In depression, the signal transmission from the axon of one neuron (top) to the dendrite of another neuron (bottom) is increased, e.g., by blocking transporters that return released neurotransmitters to the axon. This increases the number of transmitters in the synaptic cleft between the cells and signal transmission from cell to cell. Drugs that block such transporters are typical for antidepressants.
The effectiveness of psychiatric medications to treat mental illness is strongly dependent on the severity of the mental illness. While the efficacy is absent or low in mild and moderate severity, it is higher in severe depression. In the most severe forms, up to 30% of the treated patients benefit from antidepressants. Meta studies indicate that antidepressant drugs show great differences in their effectiveness from patient to patient. In some cases, a combination of different medications can have advantages.
Selective reuptake inhibitors
These active ingredients inhibit the reuptake of the neurotransmitters serotonin, norepinephrine, or dopamine, into the presynapses. Direct effects on other neurotransmitters are significantly weaker with these selective agents than with tricyclic antidepressants.
The selective serotonin reuptake inhibitors (SSRIs) are the most commonly used drugs for depression today. They are effective for a duration of two to three weeks. They (largely) selectively inhibit the reuptake of serotonin at the presynaptic membrane. This results in a “relative” increase in the messenger substance serotonin during signal transmission.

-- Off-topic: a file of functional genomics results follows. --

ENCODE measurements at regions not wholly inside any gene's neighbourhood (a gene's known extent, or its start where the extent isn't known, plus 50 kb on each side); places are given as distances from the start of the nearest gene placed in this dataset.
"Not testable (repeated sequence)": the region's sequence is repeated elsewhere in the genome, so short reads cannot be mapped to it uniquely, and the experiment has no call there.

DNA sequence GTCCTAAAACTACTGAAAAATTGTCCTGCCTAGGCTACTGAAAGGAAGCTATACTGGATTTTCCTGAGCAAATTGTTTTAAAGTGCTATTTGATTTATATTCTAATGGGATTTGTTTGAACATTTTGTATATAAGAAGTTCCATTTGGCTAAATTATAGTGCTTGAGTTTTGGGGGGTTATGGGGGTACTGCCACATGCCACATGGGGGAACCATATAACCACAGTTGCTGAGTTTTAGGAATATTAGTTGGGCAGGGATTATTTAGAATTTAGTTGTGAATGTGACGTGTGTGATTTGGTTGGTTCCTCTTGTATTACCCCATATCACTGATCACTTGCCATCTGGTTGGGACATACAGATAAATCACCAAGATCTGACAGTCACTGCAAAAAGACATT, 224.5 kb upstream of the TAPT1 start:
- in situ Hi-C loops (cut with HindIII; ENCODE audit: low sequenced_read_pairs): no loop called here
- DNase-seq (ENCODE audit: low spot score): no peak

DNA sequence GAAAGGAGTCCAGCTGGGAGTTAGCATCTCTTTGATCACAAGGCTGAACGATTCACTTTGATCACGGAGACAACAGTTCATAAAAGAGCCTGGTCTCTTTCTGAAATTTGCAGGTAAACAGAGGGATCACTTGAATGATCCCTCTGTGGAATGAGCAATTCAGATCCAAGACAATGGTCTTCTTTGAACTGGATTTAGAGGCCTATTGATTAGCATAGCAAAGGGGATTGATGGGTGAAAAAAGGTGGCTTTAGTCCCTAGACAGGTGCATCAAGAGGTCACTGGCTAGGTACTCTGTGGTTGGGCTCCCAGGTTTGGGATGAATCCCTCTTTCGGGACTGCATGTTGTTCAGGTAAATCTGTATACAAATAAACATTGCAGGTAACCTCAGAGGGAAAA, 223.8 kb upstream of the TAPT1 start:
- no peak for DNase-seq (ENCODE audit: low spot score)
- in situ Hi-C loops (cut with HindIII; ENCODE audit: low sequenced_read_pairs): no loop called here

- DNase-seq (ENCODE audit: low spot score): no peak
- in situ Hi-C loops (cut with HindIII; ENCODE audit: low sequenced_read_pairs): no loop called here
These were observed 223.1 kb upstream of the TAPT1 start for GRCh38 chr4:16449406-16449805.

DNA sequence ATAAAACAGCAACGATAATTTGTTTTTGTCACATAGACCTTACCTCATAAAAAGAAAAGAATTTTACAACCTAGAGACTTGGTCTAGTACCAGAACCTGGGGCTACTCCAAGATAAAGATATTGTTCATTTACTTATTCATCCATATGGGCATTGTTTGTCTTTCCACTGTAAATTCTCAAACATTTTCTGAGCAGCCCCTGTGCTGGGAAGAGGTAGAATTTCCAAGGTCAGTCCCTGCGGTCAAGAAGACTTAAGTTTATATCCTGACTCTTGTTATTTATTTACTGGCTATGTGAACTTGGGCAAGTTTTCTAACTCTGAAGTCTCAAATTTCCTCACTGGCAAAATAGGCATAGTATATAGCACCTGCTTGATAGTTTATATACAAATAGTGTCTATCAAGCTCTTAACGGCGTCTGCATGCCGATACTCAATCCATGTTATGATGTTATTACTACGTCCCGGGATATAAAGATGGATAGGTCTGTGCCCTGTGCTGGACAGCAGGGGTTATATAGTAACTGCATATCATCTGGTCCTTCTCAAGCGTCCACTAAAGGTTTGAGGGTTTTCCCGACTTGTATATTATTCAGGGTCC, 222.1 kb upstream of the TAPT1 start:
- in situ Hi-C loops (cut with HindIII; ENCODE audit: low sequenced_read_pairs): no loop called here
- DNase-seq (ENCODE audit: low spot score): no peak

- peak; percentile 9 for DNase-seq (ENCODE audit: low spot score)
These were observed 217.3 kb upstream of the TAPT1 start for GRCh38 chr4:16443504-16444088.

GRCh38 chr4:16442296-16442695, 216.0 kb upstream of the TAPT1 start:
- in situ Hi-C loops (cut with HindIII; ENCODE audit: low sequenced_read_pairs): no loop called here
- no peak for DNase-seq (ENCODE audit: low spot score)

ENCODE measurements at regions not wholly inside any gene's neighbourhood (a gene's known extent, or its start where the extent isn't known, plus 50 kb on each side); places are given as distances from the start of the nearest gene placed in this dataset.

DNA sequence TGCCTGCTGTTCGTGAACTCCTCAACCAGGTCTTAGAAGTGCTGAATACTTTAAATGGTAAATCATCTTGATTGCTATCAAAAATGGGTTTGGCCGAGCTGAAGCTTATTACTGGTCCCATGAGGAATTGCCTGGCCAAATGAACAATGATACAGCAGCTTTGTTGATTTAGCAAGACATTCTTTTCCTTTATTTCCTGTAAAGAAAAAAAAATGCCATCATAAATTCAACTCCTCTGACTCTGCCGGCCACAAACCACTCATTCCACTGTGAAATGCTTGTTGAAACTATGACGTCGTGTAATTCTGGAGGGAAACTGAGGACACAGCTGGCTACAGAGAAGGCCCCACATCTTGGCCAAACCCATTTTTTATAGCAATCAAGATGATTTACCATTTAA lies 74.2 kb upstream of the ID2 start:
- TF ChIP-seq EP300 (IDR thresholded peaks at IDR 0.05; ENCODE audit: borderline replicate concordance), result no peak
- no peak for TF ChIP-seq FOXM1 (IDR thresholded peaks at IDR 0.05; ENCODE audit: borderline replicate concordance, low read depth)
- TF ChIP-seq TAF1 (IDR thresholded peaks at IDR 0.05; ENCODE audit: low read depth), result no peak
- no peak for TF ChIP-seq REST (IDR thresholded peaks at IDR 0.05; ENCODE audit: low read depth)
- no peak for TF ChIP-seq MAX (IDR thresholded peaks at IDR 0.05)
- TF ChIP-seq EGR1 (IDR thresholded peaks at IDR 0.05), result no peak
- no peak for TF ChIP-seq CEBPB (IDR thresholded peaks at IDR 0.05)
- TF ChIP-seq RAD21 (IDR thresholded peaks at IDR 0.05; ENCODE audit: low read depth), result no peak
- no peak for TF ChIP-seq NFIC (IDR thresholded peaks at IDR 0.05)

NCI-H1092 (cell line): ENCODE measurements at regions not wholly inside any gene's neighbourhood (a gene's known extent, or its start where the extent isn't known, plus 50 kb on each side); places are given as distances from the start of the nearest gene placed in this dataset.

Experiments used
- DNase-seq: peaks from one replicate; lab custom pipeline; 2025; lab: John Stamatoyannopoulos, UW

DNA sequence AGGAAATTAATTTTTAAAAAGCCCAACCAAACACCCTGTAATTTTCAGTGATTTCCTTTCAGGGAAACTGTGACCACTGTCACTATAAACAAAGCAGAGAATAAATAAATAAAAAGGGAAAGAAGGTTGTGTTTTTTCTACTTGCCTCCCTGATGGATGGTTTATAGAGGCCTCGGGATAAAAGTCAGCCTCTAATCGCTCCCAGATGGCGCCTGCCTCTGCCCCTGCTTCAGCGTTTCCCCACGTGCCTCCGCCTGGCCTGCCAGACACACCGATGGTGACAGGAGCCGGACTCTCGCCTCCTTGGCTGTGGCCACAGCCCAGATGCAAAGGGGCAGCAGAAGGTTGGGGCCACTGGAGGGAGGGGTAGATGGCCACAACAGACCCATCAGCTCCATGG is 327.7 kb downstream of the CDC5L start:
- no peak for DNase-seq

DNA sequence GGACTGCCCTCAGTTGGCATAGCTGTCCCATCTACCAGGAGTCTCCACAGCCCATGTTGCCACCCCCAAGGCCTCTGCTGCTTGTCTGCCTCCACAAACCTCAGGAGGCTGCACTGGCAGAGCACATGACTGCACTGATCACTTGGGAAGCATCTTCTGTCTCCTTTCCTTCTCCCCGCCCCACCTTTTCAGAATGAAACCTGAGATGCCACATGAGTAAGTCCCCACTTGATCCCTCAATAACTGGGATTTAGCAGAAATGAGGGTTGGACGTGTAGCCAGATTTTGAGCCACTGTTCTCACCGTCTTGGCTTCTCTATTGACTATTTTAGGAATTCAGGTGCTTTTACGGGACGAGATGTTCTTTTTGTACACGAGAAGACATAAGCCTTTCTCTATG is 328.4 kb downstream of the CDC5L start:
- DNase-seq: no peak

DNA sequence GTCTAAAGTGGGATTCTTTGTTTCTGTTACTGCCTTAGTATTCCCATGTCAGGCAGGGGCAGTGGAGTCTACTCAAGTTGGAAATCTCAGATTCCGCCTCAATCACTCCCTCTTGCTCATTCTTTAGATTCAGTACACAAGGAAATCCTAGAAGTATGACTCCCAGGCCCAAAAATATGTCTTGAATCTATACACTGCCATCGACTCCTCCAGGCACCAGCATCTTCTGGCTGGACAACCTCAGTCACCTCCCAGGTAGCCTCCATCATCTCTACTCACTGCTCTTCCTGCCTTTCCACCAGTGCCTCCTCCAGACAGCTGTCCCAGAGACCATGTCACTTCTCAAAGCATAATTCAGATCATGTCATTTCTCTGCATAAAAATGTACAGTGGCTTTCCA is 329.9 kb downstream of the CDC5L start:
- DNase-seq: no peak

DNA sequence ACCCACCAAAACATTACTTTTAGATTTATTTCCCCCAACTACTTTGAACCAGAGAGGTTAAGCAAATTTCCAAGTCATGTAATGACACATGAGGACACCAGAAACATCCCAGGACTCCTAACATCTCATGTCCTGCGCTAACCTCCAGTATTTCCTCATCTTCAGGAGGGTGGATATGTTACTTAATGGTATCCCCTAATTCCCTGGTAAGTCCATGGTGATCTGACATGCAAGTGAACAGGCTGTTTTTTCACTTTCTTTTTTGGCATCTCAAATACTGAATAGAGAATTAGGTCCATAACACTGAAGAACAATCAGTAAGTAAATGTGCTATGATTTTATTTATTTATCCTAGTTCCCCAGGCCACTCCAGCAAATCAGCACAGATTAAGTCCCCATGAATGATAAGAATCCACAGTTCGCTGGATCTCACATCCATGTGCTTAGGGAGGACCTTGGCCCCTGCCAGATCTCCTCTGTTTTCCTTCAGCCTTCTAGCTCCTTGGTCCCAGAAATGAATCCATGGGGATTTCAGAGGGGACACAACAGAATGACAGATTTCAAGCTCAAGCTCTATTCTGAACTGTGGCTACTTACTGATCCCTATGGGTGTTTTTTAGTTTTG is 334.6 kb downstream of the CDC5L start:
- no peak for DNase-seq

Monoaminooxidase (MAO) inhibitors
MAO inhibitors work by blocking the monoamine oxidase enzymes. These enzymes cleave monoamines such as serotonin, norepinephrine, and dopamine, reducing their availability for signal transmission in the brain. The MAO inhibitors inhibit these enzymes, which increases the concentration of monoamines and, thus, of neurotransmitters. This enhances signal transmission between the nerve cells.
MAO inhibitors are divided into selective or non-selective and reversible or irreversible. Selective inhibitors of MAO-A (e.g., moclobemide, reversible) only inhibit type-A monoamine oxidase and show an antidepressant effect. They are generally well tolerated, including with significantly less disturbance of digestive and sexual functions than SSRI’s.
In depressive emergencies (suicide risk), several studies confirmed a rapid antidepressant effect of ketamine. This is an antagonist at the glutamate NMDA receptor complex. Study results showed a significant improvement for up to seven days when administered once. There are recommendations for low-dose prescription, which, in contrast to using as an anesthetic or dissociative, shows hardly any side effects.
Alternative Approaches for those with mental health conditions
- Light therapy
- Sleep Monitoring
- Sleep Deprivation
- Support groups
Did you enjoy this article? Read more articles like this in our Nebula Research Library! Here, you can find more articles on depression, mental health disorders such as Alzheimer’s disease, and other disorders related to Alzheimer’s like dementia.